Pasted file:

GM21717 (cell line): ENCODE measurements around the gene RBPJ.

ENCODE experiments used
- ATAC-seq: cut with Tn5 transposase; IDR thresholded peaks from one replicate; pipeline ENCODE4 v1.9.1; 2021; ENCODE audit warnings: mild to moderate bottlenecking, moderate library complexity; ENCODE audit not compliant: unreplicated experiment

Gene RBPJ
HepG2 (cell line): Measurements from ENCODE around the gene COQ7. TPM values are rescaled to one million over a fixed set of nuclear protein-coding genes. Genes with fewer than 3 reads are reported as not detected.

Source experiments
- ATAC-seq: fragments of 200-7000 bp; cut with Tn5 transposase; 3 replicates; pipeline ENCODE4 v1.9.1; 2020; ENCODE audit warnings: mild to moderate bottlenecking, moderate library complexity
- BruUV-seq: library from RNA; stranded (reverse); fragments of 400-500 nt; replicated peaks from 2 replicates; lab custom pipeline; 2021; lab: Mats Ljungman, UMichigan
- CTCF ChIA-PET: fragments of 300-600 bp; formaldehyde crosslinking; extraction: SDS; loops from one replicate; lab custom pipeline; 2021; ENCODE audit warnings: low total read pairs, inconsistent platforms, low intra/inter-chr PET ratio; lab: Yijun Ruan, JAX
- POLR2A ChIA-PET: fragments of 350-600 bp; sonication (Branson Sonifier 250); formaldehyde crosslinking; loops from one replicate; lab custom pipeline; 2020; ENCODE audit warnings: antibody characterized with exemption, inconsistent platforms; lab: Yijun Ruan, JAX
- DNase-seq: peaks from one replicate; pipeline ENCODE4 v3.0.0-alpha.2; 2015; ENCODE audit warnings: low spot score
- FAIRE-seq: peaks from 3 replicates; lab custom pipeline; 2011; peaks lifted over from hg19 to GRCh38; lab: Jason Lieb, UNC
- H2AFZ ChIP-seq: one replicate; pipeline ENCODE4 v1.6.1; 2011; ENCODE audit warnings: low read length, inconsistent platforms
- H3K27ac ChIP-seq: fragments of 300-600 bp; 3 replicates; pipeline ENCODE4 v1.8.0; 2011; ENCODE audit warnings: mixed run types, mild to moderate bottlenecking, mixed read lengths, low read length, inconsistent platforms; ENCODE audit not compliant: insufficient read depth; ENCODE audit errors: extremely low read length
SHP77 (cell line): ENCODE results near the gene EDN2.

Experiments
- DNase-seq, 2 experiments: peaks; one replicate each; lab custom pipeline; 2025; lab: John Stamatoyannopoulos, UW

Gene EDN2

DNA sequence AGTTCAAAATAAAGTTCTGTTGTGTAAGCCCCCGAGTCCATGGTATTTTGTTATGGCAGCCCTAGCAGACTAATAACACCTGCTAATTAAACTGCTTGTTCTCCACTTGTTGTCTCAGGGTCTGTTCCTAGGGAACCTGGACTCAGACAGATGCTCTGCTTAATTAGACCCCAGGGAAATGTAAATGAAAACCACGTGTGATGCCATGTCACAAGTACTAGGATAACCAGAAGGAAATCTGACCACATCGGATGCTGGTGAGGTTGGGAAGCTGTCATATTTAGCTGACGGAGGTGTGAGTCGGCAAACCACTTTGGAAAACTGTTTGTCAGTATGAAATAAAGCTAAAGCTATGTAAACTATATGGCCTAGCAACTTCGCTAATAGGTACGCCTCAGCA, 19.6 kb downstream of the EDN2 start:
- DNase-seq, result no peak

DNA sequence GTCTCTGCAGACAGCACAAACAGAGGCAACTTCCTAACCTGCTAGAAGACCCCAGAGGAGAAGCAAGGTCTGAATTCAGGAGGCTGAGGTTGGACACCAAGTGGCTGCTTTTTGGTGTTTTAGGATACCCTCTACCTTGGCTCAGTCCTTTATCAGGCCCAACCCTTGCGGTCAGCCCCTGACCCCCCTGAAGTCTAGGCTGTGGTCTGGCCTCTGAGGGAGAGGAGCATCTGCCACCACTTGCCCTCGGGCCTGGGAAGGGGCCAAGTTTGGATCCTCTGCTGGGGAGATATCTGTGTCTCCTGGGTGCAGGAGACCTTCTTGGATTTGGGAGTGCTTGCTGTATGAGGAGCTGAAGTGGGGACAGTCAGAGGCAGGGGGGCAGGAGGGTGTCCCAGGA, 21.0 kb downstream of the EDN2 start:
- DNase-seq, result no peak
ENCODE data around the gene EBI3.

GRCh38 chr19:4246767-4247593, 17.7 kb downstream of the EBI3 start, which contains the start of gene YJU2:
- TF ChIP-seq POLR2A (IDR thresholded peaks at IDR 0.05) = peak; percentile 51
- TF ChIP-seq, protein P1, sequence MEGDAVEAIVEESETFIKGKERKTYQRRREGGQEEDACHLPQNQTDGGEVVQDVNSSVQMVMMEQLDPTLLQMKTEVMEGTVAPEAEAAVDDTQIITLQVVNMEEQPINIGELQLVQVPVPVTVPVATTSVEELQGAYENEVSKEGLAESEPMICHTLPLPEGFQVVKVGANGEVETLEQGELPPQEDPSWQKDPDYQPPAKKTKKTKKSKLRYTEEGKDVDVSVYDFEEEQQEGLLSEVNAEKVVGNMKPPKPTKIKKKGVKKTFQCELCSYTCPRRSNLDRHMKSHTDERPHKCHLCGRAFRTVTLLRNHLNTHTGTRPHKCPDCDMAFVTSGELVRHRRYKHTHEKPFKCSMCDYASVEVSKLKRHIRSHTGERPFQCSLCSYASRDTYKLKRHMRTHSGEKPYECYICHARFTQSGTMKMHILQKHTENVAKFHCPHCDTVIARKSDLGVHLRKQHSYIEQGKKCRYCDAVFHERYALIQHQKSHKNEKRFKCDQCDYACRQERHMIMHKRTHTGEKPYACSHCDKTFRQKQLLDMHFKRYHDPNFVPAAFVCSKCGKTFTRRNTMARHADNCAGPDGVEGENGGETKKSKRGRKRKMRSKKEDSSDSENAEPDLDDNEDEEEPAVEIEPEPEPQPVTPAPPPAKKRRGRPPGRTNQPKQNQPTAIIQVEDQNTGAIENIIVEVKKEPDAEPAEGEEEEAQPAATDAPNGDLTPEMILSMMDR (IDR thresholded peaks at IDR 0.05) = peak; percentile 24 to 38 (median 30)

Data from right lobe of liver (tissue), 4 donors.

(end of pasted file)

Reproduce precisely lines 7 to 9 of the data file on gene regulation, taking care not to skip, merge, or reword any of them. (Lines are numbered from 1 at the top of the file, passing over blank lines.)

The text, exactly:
- ATAC-seq: fragments of 200-7000 bp; cut with Tn5 transposase; 3 replicates; pipeline ENCODE4 v1.9.1; 2020; ENCODE audit warnings: mild to moderate bottlenecking, moderate library complexity
- BruUV-seq: library from RNA; stranded (reverse); fragments of 400-500 nt; replicated peaks from 2 replicates; lab custom pipeline; 2021; lab: Mats Ljungman, UMichigan
- CTCF ChIA-PET: fragments of 300-600 bp; formaldehyde crosslinking; extraction: SDS; loops from one replicate; lab custom pipeline; 2021; ENCODE audit warnings: low total read pairs, inconsistent platforms, low intra/inter-chr PET ratio; lab: Yijun Ruan, JAX